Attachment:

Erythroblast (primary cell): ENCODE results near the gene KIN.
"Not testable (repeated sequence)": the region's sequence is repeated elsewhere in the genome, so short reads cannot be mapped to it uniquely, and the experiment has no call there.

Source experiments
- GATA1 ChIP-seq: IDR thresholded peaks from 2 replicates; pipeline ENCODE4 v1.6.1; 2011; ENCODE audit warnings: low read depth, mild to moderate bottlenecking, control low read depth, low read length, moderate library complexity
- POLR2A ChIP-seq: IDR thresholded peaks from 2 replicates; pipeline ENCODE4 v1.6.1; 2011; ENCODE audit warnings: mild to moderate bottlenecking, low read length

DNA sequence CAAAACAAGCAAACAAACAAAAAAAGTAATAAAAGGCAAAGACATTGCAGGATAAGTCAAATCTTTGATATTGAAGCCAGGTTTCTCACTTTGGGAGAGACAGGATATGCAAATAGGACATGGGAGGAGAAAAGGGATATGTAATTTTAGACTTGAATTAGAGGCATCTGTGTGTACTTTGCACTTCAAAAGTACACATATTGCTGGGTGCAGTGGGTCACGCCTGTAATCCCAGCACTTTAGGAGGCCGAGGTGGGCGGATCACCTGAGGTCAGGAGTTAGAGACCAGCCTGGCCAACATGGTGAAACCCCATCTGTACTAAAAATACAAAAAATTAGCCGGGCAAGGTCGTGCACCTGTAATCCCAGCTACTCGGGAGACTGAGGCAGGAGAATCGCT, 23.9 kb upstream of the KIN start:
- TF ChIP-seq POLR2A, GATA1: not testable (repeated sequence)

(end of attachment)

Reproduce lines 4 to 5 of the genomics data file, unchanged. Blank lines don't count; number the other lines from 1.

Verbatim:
- GATA1 ChIP-seq: IDR thresholded peaks from 2 replicates; pipeline ENCODE4 v1.6.1; 2011; ENCODE audit warnings: low read depth, mild to moderate bottlenecking, control low read depth, low read length, moderate library complexity
- POLR2A ChIP-seq: IDR thresholded peaks from 2 replicates; pipeline ENCODE4 v1.6.1; 2011; ENCODE audit warnings: mild to moderate bottlenecking, low read length